Ana K. Wrenn portrait



April 1, 2022

An Ice Queen whispers in my ear. She has since her birth in the summer of 2018. Sometimes her voice is the low rumble of a winter wind across the mountain ridges. Other times, it’s auditory frostbite, a quiet freezing of my eardrums and my insides.

Dr. Sonja J. Storey is the protagonist of my upcoming debut novel Strange Attractors. She’s a frosty professor who’s used to being in control of her mind, emotions, and body. Dr. Storey and I have been arguing back and forth for years now. Somewhere down the line, she had become accustomed to winning those arguments with me, at least when it came to me revealing her most intimate details (or not revealing).

When it comes to S.E.X. Dr. Storey insists that I F.T.B.

Sonja has a tendency to ice me out if I don't Fade to Black (FTB). Meaning....she won't talk to me. Sound crazy? To me too, so much so, I can't believe I'm telling you this. Shush, please. Tell no one else.

Let me get this out of the way. I’m not a prude. I specialized in sexual health communication in my doctoral program, led sexual health workshops, and taught classes at the university on sex and sexuality. I'm not the kind of person who giggles or goes quiet at the mere mention of sexual acts, needs, yearnings, and beliefs.

Still, Professor Storey’s whispers in my ear have been relentless. I couldn't figure out why I was having such a hard time striping her down and re-dressing her in pleasure, comfort, and connection. Eventually, I came to realize that my drive to write FTB scenes weren’t as much about my embarrassment as they were about my protagonist’s need for constant control.

Well, enter the magnificent Lee Winter. Lee was not only my content editor for Strange Attractors, but she was my mentor when it came to S.E.X., and I had no clue that I needed one — but I did. Lee has written masterfully about the need for sapphic representation in books. Absolutely, I agree, but for some reason, when it came to frosty Professor Storey, I was at a lost for how to do just that.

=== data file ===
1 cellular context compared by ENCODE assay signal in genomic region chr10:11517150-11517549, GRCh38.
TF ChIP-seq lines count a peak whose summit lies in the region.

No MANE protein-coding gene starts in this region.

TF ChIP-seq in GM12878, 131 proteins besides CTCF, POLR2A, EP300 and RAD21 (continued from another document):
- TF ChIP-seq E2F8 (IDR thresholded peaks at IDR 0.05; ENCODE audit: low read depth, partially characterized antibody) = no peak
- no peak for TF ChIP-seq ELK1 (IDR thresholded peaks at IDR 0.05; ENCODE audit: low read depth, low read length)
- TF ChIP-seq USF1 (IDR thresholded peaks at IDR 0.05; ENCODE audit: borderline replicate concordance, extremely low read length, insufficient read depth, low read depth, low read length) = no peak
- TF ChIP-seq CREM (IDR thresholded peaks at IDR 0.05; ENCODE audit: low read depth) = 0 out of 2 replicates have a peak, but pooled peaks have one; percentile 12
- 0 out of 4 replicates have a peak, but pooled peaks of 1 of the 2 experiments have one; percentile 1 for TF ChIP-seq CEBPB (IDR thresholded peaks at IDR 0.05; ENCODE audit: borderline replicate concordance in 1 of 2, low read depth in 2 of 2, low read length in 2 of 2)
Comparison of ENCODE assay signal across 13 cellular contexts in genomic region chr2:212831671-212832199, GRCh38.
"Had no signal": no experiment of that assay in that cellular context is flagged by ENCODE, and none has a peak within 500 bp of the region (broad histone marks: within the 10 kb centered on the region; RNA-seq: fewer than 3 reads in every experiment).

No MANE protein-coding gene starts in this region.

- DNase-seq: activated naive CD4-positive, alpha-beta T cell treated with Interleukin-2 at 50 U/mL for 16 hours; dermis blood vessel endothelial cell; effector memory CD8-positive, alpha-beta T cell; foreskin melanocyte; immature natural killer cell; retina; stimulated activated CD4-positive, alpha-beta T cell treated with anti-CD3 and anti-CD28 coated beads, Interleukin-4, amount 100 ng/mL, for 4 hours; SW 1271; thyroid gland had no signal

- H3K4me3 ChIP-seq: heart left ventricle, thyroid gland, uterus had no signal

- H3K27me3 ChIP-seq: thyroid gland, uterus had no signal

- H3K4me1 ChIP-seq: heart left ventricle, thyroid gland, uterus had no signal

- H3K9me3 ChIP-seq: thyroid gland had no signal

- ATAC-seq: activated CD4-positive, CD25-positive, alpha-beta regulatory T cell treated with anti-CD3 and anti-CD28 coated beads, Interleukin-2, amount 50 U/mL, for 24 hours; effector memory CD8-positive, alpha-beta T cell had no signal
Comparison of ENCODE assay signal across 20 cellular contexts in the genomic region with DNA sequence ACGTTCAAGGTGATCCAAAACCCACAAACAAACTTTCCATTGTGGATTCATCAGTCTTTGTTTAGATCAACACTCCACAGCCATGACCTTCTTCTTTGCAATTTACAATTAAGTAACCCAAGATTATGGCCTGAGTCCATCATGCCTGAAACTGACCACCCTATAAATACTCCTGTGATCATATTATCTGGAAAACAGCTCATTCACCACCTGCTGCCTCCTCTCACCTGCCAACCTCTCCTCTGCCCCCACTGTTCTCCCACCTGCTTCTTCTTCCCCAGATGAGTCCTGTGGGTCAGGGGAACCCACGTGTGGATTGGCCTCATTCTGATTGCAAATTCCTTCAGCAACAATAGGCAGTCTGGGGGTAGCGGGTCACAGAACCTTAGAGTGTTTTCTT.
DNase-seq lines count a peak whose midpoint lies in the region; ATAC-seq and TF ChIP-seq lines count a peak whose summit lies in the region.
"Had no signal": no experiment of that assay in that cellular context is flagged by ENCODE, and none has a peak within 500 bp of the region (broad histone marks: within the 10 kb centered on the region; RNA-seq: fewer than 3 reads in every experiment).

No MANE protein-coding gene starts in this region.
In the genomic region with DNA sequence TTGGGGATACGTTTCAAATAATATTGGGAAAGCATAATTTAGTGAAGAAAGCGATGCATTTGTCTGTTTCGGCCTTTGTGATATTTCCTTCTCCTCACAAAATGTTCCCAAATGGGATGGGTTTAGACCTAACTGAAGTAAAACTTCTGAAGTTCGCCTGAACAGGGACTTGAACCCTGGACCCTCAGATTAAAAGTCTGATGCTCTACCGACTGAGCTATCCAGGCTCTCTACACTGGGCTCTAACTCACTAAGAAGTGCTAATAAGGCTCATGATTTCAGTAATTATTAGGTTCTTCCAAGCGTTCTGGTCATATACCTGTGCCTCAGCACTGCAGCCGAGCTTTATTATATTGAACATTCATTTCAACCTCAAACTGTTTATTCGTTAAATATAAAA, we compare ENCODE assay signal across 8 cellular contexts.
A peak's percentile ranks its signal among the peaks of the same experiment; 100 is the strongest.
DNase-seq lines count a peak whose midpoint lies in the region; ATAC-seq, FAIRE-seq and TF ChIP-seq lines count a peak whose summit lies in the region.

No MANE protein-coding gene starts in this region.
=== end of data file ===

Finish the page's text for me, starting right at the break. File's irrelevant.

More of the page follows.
Lee helped, partly by asking a seemingly simple question in her Ylva blog post:

“What does sex mean to your character?”

For Ice Queen Sonja, sex has been an imbalanced transaction, an exchange where one person takes power and one loses it. Hey, don’t blame me. I’m simply Professor Storey’s biographer in some ways.

So, when Sonja's (excuse me! Dr. Storey's) fundamental belief systems are challenged in extraordinarily intimate ways, she revolts against me, demanding that I FTB. Maybe she was ready to lower her defenses with one person, but she sure as hell wasn’t ready to lower her defenses with me—and especially with future readers.

“Writing sex scenes is hard,” Lee writes, and now I believe her. Having an Ice Queen whispering in my ear while I’m trying to undress her for the world makes it even harder.

Ultimately, Sonja surrendered, letting her guard down with me. Her hissed protests transformed into murmurs of trust. Maybe my Ice Queen came to respect me a bit more when she saw that I wouldn’t have her do stunts or engage in forced performances in hopes of driving up readership.

Instead, sex may become one way for Dr. Sonja Storey to enter a spring thaw. Of course, as the seasons continue, she’ll remind us all that she’s always been—and will be—an Ice Queen.